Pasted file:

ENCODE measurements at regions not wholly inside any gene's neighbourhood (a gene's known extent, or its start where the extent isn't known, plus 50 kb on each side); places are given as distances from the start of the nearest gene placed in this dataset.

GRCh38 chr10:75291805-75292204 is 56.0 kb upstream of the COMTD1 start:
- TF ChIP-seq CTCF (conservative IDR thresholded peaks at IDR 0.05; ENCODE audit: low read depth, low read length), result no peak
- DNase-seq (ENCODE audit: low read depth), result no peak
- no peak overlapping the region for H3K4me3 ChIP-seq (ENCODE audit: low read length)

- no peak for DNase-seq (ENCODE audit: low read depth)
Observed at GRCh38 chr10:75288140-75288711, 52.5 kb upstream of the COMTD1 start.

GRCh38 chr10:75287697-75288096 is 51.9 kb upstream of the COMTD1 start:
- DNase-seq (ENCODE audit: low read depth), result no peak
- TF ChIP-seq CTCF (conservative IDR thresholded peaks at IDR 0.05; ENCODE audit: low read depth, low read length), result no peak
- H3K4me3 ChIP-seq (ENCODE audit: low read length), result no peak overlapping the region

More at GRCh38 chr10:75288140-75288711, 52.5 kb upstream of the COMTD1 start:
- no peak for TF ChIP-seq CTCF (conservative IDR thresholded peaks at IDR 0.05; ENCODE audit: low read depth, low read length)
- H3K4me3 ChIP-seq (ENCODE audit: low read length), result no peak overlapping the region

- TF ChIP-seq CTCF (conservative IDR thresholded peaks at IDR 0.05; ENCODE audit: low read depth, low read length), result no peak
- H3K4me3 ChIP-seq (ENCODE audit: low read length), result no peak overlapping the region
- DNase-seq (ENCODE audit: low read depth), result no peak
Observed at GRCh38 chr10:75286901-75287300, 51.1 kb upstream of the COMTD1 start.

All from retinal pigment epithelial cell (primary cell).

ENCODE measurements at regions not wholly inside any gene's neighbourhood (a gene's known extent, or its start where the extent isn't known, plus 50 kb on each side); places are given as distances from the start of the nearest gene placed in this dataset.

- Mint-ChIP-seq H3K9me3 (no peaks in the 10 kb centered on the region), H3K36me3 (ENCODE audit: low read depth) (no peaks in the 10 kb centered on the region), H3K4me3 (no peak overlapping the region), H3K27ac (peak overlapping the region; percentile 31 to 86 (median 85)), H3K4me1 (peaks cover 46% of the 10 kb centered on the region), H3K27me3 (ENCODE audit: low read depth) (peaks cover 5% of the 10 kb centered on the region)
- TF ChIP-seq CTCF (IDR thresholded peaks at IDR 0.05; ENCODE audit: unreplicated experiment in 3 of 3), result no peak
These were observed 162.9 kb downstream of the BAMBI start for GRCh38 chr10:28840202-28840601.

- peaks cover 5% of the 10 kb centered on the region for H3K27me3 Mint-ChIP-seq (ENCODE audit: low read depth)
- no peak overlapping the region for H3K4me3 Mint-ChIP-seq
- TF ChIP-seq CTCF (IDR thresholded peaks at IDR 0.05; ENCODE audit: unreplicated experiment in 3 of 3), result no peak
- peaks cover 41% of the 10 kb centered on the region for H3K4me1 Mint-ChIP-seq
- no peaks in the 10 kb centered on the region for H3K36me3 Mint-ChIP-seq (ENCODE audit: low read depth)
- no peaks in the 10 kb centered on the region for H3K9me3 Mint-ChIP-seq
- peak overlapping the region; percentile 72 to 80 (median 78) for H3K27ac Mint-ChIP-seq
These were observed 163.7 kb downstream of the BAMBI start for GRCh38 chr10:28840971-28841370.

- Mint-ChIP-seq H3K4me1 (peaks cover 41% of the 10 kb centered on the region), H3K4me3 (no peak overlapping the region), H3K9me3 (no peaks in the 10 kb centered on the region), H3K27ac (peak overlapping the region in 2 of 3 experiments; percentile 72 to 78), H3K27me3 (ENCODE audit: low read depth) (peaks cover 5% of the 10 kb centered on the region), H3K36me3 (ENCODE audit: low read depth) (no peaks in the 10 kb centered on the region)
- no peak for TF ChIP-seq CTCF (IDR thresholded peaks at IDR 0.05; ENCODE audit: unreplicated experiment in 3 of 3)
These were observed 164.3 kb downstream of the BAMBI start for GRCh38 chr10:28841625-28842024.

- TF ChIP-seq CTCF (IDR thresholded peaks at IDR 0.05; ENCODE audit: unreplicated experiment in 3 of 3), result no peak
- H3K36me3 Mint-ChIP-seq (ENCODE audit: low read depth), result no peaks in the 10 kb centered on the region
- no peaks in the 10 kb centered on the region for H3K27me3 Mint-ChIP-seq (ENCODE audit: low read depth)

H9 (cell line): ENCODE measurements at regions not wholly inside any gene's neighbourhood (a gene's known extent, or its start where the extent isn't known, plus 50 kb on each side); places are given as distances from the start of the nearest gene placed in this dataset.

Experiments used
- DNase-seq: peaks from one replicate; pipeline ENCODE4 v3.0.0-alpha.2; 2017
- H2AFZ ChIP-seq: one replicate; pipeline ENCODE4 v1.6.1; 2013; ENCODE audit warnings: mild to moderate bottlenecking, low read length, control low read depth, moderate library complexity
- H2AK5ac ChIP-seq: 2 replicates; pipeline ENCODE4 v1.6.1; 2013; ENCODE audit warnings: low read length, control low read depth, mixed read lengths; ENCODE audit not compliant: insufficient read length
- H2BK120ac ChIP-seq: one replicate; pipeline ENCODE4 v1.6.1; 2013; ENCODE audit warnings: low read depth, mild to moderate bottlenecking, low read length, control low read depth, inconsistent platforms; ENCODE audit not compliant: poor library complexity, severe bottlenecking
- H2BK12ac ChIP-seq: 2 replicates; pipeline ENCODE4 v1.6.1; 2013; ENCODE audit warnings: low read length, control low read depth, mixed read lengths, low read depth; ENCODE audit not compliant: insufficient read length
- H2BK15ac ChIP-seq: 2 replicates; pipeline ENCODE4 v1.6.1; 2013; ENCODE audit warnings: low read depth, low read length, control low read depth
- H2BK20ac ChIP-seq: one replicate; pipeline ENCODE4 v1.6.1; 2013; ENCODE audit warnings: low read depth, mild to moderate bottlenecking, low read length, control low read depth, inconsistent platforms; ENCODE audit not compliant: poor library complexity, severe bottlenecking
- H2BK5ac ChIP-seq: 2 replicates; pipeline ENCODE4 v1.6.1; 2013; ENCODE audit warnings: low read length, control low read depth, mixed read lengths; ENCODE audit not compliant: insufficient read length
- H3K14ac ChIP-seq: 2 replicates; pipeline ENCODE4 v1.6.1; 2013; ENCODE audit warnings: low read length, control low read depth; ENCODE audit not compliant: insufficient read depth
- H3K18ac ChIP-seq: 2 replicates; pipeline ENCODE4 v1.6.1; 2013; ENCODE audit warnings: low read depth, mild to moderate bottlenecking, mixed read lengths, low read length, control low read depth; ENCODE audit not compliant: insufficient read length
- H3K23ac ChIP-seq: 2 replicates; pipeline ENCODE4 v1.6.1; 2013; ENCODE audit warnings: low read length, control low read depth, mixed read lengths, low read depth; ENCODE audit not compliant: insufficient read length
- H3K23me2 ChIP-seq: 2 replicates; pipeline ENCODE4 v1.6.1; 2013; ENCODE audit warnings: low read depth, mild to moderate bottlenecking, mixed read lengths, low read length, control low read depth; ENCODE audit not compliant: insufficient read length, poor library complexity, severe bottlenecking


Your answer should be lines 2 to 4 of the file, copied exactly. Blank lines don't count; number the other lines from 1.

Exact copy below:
GRCh38 chr10:75291805-75292204 is 56.0 kb upstream of the COMTD1 start:
- TF ChIP-seq CTCF (conservative IDR thresholded peaks at IDR 0.05; ENCODE audit: low read depth, low read length), result no peak
- DNase-seq (ENCODE audit: low read depth), result no peak